Dear Parents and Friends,
Just as we let out for campfire it began to sprinkle and now about thirty minutes later it’s raining on those tin roofs and children are hearing the waterfall of rain that is like the sandman times two. Living here as we all do each summer has so many touches with nature and sounds. Last week several deer just decided they would parade around camp for several days. One doe has two fawns that are accompanying her on the family rounds. One of my favorite human touches of camp is waiting on the front porch of the dining room each morning to watch the Hillsiders come down from their cabins and run down the path to their gathering area right at the steps of the porch. I think the younger you are the faster you run. We once had a Playhouse counselor who wore a tutu every morning to breakfast and she and her co-counselor and all the girls would scream to the top of their lungs as they ran past the Mill and toward us as we watched their arrival to the steps. I promise to have some video of this asap over the next few days.
On my daily rounds this morning I got to Yanderside just after they had made some beautiful scarves. This is an amazing craft skill the children pick up and they come out with some very nice creations. Pottery is right next door and they were making whistles out of clay and forming them into all kinds of shapes and animals. From there it was just across the path to the Mill where staff were milling, grinding and taking our campers back in history to the time of the 1890’s when the Mill was started. Life was very different back then, yet we have retained a feel for the work that the average person had to do just to take the corn he or she had grown and turn it into food for his family and feed for the animals. It really provides a greater appreciation of where our food comes from and hopefully a greater appreciation of how hard many farmers work. This morning’s breakfast of grits and scrabbled eggs came partially from the Mill.
From there I visited soccer where they were working on drills and also our mountain bikers who were working with a strong and enthusiastic group of bikers that took on all challenges on our little course in the middle of camp. There are 3 miles of single track trails on our property but the crew have to learn the basics and foundations before we head out to those. Climbers were climbing at the climbing wall and learning their knots. Part of learning to tie a knot is learning to tie a neat knot. A neatly tied knot is a safer knot and stronger knot. All the bends and curves are even and there is equal stress on all parts. We have a saying about knots at camp; “A not neat knot is a knot not needed”. I get some puzzled looks from campers and that statement, as I did this morning helping our staff teach the figure 8 follow thru to a group of campers.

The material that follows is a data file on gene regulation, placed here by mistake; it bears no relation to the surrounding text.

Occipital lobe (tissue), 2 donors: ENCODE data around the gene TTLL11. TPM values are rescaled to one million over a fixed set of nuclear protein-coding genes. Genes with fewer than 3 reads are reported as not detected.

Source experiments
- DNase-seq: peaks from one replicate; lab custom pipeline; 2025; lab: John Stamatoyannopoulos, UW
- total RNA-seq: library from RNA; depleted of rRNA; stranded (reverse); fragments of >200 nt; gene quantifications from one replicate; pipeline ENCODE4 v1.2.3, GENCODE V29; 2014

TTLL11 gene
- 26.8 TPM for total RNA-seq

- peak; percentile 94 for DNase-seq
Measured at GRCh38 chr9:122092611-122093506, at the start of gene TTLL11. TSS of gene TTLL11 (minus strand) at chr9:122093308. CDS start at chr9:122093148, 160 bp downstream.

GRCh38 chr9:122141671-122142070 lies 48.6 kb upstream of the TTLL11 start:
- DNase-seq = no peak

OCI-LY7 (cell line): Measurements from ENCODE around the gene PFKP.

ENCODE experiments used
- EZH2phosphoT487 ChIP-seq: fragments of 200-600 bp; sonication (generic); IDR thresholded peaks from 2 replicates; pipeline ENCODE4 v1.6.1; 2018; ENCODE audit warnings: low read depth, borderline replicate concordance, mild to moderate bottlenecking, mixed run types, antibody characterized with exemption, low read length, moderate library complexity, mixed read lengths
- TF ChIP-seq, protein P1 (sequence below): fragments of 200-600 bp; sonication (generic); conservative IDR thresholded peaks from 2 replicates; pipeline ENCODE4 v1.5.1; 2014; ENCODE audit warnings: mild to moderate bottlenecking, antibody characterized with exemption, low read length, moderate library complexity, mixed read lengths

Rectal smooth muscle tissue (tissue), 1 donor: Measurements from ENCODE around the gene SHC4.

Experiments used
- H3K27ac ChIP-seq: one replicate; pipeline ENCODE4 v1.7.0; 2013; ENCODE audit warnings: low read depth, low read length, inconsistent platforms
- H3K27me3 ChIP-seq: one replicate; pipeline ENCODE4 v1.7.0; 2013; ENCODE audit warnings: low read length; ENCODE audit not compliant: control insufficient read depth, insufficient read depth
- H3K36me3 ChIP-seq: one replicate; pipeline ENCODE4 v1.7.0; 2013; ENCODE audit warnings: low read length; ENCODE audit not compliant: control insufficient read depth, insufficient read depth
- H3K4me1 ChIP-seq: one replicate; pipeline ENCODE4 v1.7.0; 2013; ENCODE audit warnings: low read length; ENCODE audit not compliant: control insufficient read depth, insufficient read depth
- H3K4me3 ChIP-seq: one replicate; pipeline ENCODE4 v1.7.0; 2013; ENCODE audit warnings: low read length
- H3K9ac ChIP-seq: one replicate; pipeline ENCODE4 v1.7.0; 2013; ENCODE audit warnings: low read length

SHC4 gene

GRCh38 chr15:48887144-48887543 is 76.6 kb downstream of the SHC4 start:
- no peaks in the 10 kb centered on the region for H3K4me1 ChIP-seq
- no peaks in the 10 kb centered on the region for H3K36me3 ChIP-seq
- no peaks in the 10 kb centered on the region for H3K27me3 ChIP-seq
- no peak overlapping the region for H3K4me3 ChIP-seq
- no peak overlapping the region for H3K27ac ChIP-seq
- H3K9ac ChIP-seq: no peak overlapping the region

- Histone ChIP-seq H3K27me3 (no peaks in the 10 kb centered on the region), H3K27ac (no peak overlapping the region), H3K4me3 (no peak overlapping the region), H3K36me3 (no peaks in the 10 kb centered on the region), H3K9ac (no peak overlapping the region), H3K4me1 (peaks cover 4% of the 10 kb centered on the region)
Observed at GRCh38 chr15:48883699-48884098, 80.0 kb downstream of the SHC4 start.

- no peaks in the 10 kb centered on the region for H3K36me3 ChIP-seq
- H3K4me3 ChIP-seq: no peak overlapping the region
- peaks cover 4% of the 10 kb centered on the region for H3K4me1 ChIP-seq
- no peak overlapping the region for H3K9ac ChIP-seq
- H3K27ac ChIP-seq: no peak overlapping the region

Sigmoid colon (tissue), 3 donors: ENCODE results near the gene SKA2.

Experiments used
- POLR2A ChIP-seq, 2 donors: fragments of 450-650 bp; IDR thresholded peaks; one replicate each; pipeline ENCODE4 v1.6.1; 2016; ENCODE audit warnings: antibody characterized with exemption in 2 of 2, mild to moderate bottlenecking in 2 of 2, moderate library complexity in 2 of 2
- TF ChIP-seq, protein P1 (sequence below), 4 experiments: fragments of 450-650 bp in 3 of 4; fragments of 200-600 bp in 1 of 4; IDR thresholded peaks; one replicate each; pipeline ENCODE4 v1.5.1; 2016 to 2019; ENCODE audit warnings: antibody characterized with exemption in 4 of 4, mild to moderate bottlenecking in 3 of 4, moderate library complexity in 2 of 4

This is our second day of camp and what little homesickness we’ve had has dwindled. Children soon realize that our environment can be just as nurturing as maybe home with more siblings (cabin mates) involved. Camp is such a great place for children to stretch themselves and take this experience and grow. Psychologist Michael Thompson wrote an entire book about the importance of child-parent separation. Homesick and Happy: How Time Away from Parents Can Help a Child Grow urges helicopter parents to land their hovercraft and set their kids on a path to success. Thompson intended to write a book about all sorts of away-from-home experiences, but he zeroed in on the “magic of camp” after deciding that it’s where most kids first battle homesickness only to emerge triumphantly independent. ”We’re so intertwined with our parents psychologically, if you want to know who you are, it’s helpful to get away from them” says Thompson.
Most camps like us post lots of photos of campers each day. Some camps even allow campers to accept emails and respond back home on one of the many camp computers. Not on my watch thank you. I don’t put up our pics to allay your fears and anxiety but to let you know what your child is experiencing. I think we have a good thing going on here and feel confident that we can provide some aspects of short term away from home experiences that parents and school can’t provide. We’re also not interested in providing your child’s journey through photos. We want you to capture his or her thoughts when they arrive home and have them describe their experiences to you as they interpret them and not through your interpretation of photos you see of them. This is part of what we call the Simple Joys of Childhood.
What we see at camp is that for the average homesick camper, it takes two or three days to get over it and start realizing the fun you can have. We’ve got one camper in our older folks program who has struggled since day one with homesickness and we’ve worked with the parents and camper to get to this point of making it. I’m so proud of this camper on so many levels after witnessing an absolute breakdown on the phone with mom and dad. I was thinking at the time, no way, homeward bound. But.. here we are after working with the camper (and the parents being very strong on the home front), the camper is as happy as a clam and I’m sure will be so much stronger for the experience.
Children need independence and need to feel that they can do something hard on their own. It’s easier sometimes when another adult mentor besides the parent is the wind in their sails to encourage them on to success. We’re sailing right along here at GV and hope you reap some stories written on the wind when your child returns home. Stay tuned!